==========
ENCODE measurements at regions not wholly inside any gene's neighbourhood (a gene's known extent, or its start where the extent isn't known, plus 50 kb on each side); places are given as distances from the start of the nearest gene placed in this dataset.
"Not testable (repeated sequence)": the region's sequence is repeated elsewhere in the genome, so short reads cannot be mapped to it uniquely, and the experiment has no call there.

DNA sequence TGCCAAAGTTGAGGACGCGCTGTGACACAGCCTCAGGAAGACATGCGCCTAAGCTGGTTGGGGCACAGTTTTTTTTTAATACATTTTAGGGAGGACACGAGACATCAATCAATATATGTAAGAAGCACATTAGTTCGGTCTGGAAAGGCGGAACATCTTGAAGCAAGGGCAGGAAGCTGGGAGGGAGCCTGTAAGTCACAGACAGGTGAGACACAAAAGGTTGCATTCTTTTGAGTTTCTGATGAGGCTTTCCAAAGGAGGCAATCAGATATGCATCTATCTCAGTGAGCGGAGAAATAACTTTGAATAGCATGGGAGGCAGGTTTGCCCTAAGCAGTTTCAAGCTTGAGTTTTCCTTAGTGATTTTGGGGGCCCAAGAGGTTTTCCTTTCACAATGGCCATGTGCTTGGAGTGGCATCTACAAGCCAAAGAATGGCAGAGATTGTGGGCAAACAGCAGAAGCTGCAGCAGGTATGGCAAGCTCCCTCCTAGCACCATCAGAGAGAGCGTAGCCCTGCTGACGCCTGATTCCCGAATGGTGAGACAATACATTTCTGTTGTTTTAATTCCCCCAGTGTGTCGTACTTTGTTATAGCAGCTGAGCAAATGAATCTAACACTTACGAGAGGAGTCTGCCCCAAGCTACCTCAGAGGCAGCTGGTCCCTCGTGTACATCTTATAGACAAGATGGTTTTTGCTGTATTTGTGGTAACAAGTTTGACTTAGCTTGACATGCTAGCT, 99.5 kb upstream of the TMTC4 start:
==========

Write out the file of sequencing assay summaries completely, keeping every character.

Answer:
ENCODE measurements at regions not wholly inside any gene's neighbourhood (a gene's known extent, or its start where the extent isn't known, plus 50 kb on each side); places are given as distances from the start of the nearest gene placed in this dataset.
"Not testable (repeated sequence)": the region's sequence is repeated elsewhere in the genome, so short reads cannot be mapped to it uniquely, and the experiment has no call there.

DNA sequence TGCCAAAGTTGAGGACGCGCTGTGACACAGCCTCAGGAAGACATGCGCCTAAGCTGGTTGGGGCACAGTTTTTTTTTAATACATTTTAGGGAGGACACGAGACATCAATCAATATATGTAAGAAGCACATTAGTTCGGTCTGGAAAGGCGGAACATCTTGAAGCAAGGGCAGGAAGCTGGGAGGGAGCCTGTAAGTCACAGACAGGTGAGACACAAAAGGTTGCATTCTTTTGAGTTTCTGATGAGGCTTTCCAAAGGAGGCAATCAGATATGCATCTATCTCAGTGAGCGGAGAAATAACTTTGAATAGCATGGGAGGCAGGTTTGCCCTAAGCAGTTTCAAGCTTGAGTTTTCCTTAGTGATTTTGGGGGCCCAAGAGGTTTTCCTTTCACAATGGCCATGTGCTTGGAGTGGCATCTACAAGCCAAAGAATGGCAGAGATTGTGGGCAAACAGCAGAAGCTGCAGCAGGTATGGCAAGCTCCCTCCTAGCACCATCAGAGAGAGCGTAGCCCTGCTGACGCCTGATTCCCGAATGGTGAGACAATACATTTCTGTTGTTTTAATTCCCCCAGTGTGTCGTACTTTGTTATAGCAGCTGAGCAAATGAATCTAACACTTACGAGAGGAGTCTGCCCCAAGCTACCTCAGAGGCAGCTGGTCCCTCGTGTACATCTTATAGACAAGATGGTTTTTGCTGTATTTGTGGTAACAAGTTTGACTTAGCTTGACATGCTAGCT, 99.5 kb upstream of the TMTC4 start: